Being a parent is hard work and once the job is undertaken
there is no turning back. Young working couples face a dilemma.
Should they give up their accustomed life style in order to have
a child? Will something be missing from their lives if they
decide not to have children? Does anybody know for sure the
right thing to do ? Probably not. This is a private decision
each couple must make for itself. There are, however, somethings to consider when making the decision.
It is usually the mother who assumes the greatest
responsibility for rearing the child. This sometimes comes as a
shock to women who, before the child arrived, have been used to a
marriage in which both partners worked and shared everything as a
fifty-fifty proposition. There can be dissension and
disappointment, unless the mother accepts this fact before
having a child. She will probably have to give up more of her
time for their child than her husband will.
The most crucial years in the child’s development are the
first three. After that time, parents can legitimately find
alternative care-givers, like nursery schools and day care
centers. It is important that parents be prepared for a
full commitment for these three important years. Since this
commitment will probably fall greatest on the mother, she needs
to be given some support and have some time off. Today’s mothers
are in lonely professions. They are expected to spend full time
at home with no adult stimulation and usually no other help. The
grandparents usually live far away and their next door neighbor
works. It is not only hard work, it is an impossible task.
Planning ahead for some support and time-off is important.
Recently there has been controversy among women over who is
the better mother:the stay-home mother or the mother who goes to
work. The latter enjoys her job but feels guilty because she is
not home with the children. The former feels that she is being a
better mother by not going to work but finds that raising
children is not always that much fun and she misses adult
associations and professional stimulation she got from her job.
The mother in both cases is in a no-win situation and society
does not make it any easier for her.
The fact of the matter is that women who resent giving up
their careers in order to raise a family, probably do not do well
as parents when they “sacrifice” themselves for their children.
Their resentment will affect their relationship with the
children. They and their families would do better if they found
a suitable substitute for the time mother is working out of the
home. The controversy over who is the better mother is
meaningless. It depends on the personalities and talents of the
people involved. Some people are natural parents, others have to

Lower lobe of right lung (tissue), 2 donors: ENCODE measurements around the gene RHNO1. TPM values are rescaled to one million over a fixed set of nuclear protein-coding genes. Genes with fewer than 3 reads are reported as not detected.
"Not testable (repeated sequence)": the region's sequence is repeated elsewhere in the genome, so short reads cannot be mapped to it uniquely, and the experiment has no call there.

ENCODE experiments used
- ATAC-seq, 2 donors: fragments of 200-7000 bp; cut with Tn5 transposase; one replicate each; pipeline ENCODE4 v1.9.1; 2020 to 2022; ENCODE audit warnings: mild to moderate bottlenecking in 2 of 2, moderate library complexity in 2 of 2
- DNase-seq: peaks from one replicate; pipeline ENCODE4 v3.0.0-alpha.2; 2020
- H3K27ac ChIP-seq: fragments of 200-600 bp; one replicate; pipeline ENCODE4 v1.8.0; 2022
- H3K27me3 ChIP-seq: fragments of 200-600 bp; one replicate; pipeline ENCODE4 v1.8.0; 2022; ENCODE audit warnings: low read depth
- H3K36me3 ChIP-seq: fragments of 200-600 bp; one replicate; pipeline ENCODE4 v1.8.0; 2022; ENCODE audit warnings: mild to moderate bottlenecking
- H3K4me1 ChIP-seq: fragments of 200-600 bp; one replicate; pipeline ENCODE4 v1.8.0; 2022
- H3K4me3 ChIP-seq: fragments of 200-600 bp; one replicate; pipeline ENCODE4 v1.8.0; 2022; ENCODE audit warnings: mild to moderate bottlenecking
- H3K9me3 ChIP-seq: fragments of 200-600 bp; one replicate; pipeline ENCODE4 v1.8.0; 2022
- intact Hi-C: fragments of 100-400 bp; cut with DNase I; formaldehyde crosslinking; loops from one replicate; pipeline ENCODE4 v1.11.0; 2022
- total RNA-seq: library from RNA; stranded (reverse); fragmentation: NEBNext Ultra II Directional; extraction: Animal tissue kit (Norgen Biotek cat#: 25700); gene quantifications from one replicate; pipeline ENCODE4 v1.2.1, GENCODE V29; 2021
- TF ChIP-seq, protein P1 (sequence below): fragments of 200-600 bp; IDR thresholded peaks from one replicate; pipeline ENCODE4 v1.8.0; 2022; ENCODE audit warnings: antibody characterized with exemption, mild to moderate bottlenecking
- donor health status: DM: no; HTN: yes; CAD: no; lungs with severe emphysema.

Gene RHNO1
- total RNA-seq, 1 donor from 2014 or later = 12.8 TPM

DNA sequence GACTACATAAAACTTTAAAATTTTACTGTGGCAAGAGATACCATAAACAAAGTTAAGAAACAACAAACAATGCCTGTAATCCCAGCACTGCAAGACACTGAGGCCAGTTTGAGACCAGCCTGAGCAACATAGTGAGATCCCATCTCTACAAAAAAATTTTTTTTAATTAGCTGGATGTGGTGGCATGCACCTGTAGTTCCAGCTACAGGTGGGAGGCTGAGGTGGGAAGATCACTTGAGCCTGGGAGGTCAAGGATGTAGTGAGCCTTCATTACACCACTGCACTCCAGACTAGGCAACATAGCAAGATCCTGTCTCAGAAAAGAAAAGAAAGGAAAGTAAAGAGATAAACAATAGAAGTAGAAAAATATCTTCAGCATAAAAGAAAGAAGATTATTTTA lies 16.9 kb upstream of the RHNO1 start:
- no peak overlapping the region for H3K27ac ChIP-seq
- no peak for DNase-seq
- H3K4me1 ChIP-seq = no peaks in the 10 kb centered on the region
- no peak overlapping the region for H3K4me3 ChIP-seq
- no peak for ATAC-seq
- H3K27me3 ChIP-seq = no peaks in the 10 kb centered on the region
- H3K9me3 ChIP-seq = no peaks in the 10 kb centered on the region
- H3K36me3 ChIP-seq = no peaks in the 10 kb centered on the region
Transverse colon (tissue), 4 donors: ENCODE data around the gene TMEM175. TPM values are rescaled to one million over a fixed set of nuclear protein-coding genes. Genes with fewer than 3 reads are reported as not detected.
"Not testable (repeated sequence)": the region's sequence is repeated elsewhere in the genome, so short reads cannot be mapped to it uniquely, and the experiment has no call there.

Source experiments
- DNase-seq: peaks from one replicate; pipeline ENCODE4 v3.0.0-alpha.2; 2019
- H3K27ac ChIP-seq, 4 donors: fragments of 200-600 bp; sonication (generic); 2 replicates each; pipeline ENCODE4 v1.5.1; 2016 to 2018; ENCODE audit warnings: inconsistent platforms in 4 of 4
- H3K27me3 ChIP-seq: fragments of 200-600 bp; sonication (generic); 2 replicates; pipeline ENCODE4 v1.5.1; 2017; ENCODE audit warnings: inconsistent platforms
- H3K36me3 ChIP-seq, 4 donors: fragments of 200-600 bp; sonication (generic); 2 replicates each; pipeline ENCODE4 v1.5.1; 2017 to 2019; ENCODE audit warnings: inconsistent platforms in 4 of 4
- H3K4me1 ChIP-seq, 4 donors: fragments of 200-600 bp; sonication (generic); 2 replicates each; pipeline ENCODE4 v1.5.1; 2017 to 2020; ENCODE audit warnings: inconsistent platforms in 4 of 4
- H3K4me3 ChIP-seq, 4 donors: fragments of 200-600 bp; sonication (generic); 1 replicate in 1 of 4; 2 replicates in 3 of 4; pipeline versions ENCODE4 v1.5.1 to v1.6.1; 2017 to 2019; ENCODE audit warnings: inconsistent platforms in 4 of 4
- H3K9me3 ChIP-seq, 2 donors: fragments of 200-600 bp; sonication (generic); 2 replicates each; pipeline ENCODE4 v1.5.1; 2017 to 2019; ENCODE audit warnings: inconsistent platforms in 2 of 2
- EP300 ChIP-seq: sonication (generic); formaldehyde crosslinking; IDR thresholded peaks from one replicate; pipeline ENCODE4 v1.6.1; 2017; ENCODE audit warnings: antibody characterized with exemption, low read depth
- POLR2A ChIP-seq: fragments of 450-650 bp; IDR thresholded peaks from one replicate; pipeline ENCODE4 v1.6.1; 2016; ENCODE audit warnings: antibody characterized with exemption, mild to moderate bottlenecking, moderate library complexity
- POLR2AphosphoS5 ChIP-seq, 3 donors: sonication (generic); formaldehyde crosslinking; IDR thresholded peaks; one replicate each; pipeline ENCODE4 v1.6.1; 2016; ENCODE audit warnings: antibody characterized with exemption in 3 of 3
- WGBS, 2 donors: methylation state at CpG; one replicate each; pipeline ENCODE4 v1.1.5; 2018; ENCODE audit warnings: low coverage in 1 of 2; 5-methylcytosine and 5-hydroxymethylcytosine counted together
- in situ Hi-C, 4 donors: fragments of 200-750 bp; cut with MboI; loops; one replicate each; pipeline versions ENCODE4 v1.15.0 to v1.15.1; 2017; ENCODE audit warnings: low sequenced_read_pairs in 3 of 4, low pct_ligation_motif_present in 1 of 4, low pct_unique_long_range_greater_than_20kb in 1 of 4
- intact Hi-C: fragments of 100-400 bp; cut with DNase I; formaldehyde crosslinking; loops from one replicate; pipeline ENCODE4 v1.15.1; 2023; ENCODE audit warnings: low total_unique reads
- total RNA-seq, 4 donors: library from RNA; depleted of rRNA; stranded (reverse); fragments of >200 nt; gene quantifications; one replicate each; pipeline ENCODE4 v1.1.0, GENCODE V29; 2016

learn, others because of temperament never enjoy the role or do
well at it. Staying home does not mean the mother does a better
job. It depends on the mother. Mothers should understand
themselves, however, and make wise choices based on this
understanding. There is no reason to feel guilty or apologetic
for a choice made keeping in mind your own talents and needs as
well as the needs of the children.
Of course, the best solution is not to make it an either-or
proposition. Women have many talents which should be nurtured.
One of these talents is being a mother but being a mother does
not preclude the development of other talents. A woman has more
to give to her children when she is happy with herself, feels
appreciated for what she is doing, feels some rewards from it and
has some sense of accomplishment in her work. Women who work
part-time seem to accomplish this ideal the best. They are able
to nurture and develop their talents on the job. They have the
stimulation of other adults. They do not feel guilty about being
out of the home because they can be available when their children
need them. They also contribute their talents to the work-force.
One of the most important outcomes for these women is they
do not feel they have sacrificed everything for their children.
Mothers who abandon their career sometimes find it difficult to
let go of their children because they have nothing else. That
kind of maternal sacrifice puts an unreasonable burden on
Nobody should have to give his life completely to one thing
be it family or work. It is unreasonable for employers to
require complete full-time commitment from their employees to the
exclusion of family responsibilities. In the long run, the
employers are doing themselves more harm than good. They are
losing out on a competent work force today and they are
jeopardizing the work force of tomorrow.